Northey praises Iowa’s ag contributions
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Northey praises Iowa’s ag contributions
Iowa Secretary of Agriculture Bill Northey gave a presentation at Iowa’s Dairy Center near Northeast Iowa Community College’s (NICC) Calmar campus last week to share stories, statistics and insights on the phenomenal contribution Iowa farmers make locally, statewide and globally.
Northey’s observations about the history of Winneshiek County farm families, the role of always-evolving technological improvements in agriculture, and his talent for recalling from memory a trove of compelling Iowa farming statistics helped to convey his message to the over 70 community members who attended.
“Iowa is agriculture. Even to some of us in agriculture, we can forget how important ag is for Iowa – this is a special place. Agriculture does the best job of turning the economic engine of this state,” Northey said.
The following statistics the secretary shared, while not particularly surprising to the agriculturally-minded audience, are nonetheless remarkable and a rich source of pride for the Iowa official:
- If Iowa were a country, it would rank fourth in the world in corn and soybean crop production behind the United States (first) and the countries of China (second) and Brazil (third).
- • With 14 million acres of corn produced in Iowa, the state produces more tons of grain than Canada’s 30 million acres of wheat, barley and corn combined.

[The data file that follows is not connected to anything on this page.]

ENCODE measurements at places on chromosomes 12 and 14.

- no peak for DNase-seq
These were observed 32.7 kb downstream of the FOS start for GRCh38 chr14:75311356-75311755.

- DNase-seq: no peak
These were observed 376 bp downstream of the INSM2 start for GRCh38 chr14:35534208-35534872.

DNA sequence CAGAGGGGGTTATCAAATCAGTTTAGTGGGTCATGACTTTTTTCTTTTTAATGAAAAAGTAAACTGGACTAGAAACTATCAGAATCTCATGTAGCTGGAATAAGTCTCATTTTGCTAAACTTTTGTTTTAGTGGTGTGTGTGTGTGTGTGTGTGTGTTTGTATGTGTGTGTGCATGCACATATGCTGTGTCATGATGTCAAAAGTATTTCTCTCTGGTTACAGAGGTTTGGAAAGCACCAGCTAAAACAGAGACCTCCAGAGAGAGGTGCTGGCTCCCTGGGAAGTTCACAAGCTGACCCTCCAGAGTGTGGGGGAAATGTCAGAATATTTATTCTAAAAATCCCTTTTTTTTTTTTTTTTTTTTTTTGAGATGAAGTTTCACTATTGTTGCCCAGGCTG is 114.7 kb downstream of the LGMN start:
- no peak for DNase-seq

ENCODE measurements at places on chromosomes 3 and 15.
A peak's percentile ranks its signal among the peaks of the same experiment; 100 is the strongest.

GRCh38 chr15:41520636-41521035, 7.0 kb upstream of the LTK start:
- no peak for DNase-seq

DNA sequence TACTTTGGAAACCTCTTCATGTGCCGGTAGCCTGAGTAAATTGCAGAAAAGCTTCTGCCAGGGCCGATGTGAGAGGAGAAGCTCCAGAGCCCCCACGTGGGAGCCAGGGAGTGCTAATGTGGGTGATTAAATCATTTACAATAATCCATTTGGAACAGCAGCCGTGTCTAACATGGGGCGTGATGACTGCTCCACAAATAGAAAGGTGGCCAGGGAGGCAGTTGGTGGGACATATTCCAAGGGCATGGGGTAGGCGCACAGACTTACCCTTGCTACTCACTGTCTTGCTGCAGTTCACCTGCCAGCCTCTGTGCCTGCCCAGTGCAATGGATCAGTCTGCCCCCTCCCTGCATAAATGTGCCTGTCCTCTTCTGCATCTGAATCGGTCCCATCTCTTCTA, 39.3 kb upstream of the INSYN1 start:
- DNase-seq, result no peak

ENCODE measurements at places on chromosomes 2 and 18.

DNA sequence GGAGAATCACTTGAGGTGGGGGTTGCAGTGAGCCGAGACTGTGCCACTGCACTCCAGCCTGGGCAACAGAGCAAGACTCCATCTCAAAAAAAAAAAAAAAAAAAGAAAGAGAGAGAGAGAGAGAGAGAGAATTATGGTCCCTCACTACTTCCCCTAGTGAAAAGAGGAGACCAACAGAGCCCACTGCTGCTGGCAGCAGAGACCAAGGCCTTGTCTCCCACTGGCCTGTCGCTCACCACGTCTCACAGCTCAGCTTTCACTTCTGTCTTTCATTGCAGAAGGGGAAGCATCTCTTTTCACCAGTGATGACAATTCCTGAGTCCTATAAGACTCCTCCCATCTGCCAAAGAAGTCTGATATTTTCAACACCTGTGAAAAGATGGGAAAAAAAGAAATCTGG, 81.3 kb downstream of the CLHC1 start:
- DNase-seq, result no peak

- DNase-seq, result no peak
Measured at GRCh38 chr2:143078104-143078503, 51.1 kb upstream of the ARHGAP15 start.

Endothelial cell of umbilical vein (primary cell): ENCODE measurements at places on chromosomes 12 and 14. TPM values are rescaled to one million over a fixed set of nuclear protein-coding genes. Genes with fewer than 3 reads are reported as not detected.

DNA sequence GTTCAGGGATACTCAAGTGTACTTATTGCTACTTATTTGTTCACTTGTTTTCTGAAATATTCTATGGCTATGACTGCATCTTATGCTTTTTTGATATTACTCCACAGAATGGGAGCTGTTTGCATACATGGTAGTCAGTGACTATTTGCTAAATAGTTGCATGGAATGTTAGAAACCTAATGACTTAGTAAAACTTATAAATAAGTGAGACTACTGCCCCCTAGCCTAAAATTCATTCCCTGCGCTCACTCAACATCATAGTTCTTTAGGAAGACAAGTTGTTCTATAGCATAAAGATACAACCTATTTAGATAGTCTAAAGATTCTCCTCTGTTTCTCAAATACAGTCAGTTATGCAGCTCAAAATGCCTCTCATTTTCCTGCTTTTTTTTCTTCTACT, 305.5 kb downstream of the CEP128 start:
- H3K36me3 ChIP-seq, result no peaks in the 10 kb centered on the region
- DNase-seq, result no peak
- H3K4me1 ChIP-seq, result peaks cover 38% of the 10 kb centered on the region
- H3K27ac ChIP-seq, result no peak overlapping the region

- • From 2002-2012, the state’s agricultural crop and livestock production jumped from $12 billion to $30 billion annually.
- • According to a 2012 study, Iowa’s Dairy Industry: An Economic Review, the total economic impact per dairy cow in Iowa is $23,445.
At the event on April 3, Northey also reminded community members that the state of Iowa and its farmers – with a comparably sparse population of 3 million and less acreage available for crop growing compared to other U.S. states – still outpaces other states and most countries in the world.
“I was talking to other farm producers and growers from around the nation and with the drought last year, the worst year for farming in 50 years, Iowa’s yields were twice theirs — and in a normal year for them,” he said, explaining that Iowa’s average yields of grain statewide were 137 bushels an acre in 2012.
To continue this success, in bad years and good ones, communities in the state need to provide support and resources to community colleges, dairy science and high school ag programs, particularly for young people,” Northey said.
“Education is very, very important to Iowans, so thank you for your support of this institution and other institutions cross the state,” Northey closed.
NICC President Liang Chee Wee concluded the event with a presentation emphasizing how collaboration between educators, state government, students, families, farm producers and consumers serve the important purpose of keeping young people involved in agriculture education and staying in Iowa.
“We need to work together – NICC, Secretary Northey, and the Northeast Iowa Dairy Foundation – to keep our young people here in Iowa,” said Wee. “Our commitment to agriculture at NICC is real, and this particular facility, Iowa’s Dairy Center, does what farming itself is all about – to feed the world and leave a legacy,” he said.
The event at Iowa’s Dairy Center was cooperatively sponsored by the NICC Foundation and the Northeast Iowa Dairy Foundation to raise awareness and the need for funding for new NICC signature agriculture programs, including those that focus on dairy robotics, beef science and veterinary science, all of which are important to Iowa’s economy.
Videos of the presentations by Secretary Northey and President Wee are available online.